Wednesday, 27 January 2016

"It's A Mini Thing"

I've been asked recently to knit some variations on one of my favourite patterns - Mini Cooper. The Mini Cooper is the sort of car that owners seem to not just like, but fall in love with. This first Mini Cooper is already in Texas, with Alex. It follows the basic pattern, with the Union Jack roof, but this time there are black stripes on the bonnet.

... and here is the customer's own car.

Next I was asked me to reproduce a mini with a Paul Smith roof.  I really enjoyed matching the colours for the striped room. You might also notice that I altered my pattern a little, as this car is a five door mini. Minis seem to be getting less and less mini! This one has gone all the way to Taiwan.

And finally a mini cooper convertible. I have given this one the look of a roll back roof, so there is no window at the back. I also tried to recreate the look of the bonnet and black wheel arches.  I had a job trying to match the colour with this one, but the customer was delighted nevertheless.

So this is a new line in my Etsy shop. I wonder if I will be asked to make any more. There is such a variety of minis on the roads. Strange that I am turning into a bit of a car buff, as I am the sort of person who if asked what car I drive, say something dopey like "a red one"!

Tuesday, 19 January 2016

Dutch House Bookends

So as promised quite while ago some functional houses. ... I made these Dutch House bookends as a Christmas gift, so although they have been complete and the pattern written up for a little while, I have been keeping them secret. I also had a bit of a job getting photos, because of dark, overcast days. I'm still not completely happy with these ones, but am just having to go with it, as the houses are now with their new owner.

Although these houses are bookends, I think a single house would be very useful as a doorstop. They would also make a lovely toy. I fancy making some more so I could just have a little row of colourful houses along side an imaginary canal

The bookends are filled with rice, which make them very weighty. You could also use something like lentils or dry beans. Hubby says that they could also be cracked open in an emergency.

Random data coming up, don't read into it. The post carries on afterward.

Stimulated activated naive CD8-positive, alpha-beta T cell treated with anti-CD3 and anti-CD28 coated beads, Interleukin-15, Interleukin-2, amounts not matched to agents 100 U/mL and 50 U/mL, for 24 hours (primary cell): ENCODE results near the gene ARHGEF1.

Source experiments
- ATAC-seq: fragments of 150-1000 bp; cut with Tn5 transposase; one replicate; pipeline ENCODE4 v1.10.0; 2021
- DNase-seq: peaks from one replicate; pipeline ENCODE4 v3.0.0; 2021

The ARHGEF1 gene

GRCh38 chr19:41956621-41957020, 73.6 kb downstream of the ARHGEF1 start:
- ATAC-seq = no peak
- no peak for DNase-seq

They are knitted with doubleknit wool, and although there is some sewing up of seams, perhaps not as much as you would imagine. The front is a separate piece, but the back, sides and roof are all knitted in one. The pattern contains a diagram to help with the sewing up.

I have made the two houses different in roof shape and colour, but with enough similarities in style so that they look like a pair. The finished bookend are approximately 17cm by 9 cm by 9cm.

The pattern for them contains instructions for both houses. It has taken me a while to write up, as it also contains illustrations to help with the wool embroidery. I think some folk might be a bit scared by the idea of sewing on the doors and windows, but I find this the most relaxing part. You just plod away putting the needle in and out, and although it takes a while, at the end you have made something rather unique.

The pattern also contains a single pattern piece to make an inner lining from calico to contain the filling. This also caused me a bit of grief, as the pattern piece is bigger than A4 paper size, but I did not want to split it over two pages. The solution that I chose was shrink it from A3 to A4. So anyone using it will need to find a photocopier that enlarges it back to the correct size, A4 to A3. I think these are fairly readily available these days, although if anyone can't get to one I will email the shape split over two pages, and you would just need to join it together to make the pattern piece. Please contact me if you would prefer this.

I specially picked what I thought were my most photogenic books. What books would you put between your?

Thursday, 7 January 2016

Sock Buddies

I have finished my second ever pair of socks!  (Ok it is 2 years since the last pair, so perhaps I shouldn't be quite so full of myself.) I can see why some people get hooked on sock knitting, as there is something so pleasing about turning the heel.

This was my "Christmas car journey" knitting. I do really find car knitting relaxing, and our journey back from Devon on a very stormy day, did mean I needed something to keep me calm. But car knitting has to be from a pattern, and also something not too fancy, so I can manage in darkness too.

So I thought I would have a go at these children's socks from Knits for Fab Feet and Cosy Toes by Anna Tilman, which I have photographed at the bottom of this page. What is great about the sock patterns in this book is that they come in a range of sizes. These were knitted on four needles. I didn't use the recommended wool, but some Sirdar Snuggly Double Knitting wool, which as you can see turned out great for size, and I really like the slightly unusual colour.

The pattern is called Sock Buddies, because of the little bears in the pockets. I didn't  quite follow the bear section of the pattern, but sort of improvised them. These socks are for my daughter (those are her legs!), who did not think she was too old at 13 to have teddies in pockets on her socks. I did suggest she could keep her asthma inhaler in one of the pockets, which didn't go down very well!

There are lots of other lovely patterns in this book, so I think it might be time to knit some socks for myself next.